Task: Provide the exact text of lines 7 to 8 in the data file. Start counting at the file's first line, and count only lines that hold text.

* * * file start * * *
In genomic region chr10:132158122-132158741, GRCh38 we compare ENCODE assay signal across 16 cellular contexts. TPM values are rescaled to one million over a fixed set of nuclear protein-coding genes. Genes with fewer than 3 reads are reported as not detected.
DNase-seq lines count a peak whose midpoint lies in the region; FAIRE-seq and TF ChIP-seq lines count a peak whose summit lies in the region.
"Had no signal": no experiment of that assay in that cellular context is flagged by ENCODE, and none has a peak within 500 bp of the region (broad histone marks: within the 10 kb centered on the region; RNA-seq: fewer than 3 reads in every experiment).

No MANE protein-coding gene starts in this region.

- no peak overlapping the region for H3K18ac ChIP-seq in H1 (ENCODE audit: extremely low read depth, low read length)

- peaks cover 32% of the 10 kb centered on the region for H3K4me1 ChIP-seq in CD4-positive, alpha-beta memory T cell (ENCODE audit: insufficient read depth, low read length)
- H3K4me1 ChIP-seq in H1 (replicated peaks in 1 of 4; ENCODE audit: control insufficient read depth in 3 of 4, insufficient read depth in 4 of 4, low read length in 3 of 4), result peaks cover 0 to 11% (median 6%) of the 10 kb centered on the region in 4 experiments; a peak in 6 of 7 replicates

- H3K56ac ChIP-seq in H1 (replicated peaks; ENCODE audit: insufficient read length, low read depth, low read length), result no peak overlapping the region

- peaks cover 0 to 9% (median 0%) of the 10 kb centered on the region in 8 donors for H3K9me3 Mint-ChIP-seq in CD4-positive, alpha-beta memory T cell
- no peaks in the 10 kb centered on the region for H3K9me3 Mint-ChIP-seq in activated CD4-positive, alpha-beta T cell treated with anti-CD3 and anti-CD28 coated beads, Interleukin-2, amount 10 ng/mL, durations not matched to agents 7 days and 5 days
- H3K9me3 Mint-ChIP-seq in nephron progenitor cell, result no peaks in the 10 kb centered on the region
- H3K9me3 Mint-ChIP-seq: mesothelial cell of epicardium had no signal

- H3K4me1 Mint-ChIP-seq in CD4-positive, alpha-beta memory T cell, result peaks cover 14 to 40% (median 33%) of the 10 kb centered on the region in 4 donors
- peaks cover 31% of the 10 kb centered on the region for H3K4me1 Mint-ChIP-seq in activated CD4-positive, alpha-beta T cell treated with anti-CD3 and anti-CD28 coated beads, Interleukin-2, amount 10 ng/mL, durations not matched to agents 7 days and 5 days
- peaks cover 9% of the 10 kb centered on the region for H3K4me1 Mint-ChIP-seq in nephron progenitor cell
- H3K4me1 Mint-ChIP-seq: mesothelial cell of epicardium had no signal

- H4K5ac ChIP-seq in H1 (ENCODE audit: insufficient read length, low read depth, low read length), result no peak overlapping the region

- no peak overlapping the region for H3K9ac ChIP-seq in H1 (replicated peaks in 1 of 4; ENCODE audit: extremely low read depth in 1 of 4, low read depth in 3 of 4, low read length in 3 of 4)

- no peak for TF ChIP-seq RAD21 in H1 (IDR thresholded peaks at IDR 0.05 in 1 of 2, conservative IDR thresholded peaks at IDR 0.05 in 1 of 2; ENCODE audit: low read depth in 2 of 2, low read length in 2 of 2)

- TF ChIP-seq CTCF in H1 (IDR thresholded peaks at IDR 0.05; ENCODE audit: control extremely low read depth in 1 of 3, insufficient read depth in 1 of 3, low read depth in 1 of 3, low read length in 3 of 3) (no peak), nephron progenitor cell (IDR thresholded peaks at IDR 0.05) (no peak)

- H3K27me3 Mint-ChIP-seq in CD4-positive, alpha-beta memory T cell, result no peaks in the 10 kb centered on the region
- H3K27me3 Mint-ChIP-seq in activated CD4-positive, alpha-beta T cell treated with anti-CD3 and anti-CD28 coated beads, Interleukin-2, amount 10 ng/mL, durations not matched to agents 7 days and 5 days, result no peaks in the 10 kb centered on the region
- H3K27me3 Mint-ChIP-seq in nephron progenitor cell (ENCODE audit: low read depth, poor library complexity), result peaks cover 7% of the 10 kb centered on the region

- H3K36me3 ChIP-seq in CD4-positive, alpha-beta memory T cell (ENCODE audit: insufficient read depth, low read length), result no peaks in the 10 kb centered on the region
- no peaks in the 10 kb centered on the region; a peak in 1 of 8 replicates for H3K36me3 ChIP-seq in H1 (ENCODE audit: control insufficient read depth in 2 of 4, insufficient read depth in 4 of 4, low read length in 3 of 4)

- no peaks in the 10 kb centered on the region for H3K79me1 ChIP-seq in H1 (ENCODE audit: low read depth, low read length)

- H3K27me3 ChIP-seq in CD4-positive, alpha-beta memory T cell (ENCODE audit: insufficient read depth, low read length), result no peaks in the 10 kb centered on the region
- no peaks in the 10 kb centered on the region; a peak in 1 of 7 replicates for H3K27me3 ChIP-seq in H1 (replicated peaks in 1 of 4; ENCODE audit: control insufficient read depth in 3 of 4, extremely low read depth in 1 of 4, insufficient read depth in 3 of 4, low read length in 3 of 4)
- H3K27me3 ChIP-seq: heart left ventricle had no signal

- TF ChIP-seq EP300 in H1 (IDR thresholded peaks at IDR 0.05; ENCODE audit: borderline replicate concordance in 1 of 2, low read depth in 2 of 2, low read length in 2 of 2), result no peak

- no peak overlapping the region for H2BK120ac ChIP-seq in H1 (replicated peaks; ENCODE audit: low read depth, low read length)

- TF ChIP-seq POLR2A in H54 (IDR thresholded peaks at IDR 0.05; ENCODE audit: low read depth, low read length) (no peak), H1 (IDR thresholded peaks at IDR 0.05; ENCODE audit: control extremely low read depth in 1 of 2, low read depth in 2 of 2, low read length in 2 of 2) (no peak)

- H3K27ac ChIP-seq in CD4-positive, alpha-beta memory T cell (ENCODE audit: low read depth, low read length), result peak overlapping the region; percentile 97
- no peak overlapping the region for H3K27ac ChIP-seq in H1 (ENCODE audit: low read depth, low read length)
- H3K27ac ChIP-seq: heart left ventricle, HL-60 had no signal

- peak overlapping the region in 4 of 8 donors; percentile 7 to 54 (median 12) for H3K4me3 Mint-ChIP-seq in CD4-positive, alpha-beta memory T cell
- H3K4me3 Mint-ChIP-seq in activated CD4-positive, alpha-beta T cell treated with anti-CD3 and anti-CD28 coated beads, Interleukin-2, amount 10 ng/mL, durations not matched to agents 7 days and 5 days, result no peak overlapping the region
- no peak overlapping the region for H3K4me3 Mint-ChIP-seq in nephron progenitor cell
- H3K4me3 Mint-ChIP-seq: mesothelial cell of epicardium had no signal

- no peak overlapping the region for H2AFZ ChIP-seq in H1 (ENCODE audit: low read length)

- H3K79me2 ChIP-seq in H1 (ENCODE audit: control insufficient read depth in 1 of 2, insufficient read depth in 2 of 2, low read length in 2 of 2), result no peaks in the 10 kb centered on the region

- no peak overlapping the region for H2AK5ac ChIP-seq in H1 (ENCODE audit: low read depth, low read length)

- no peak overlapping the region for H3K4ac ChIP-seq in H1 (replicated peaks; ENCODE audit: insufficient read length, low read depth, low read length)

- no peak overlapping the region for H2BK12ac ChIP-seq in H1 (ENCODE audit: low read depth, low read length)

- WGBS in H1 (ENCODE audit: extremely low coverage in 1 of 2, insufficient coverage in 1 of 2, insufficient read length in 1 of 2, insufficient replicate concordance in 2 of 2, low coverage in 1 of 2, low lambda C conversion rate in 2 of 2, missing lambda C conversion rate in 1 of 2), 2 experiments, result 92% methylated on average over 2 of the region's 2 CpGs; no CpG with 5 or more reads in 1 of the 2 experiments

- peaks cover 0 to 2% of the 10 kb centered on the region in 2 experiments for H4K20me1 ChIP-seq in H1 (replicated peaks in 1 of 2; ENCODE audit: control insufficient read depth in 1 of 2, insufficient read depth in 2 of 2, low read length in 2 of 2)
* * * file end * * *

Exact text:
- H3K4me1 ChIP-seq in H1 (replicated peaks in 1 of 4; ENCODE audit: control insufficient read depth in 3 of 4, insufficient read depth in 4 of 4, low read length in 3 of 4), result peaks cover 0 to 11% (median 6%) of the 10 kb centered on the region in 4 experiments; a peak in 6 of 7 replicates

- H3K56ac ChIP-seq in H1 (replicated peaks; ENCODE audit: insufficient read length, low read depth, low read length), result no peak overlapping the region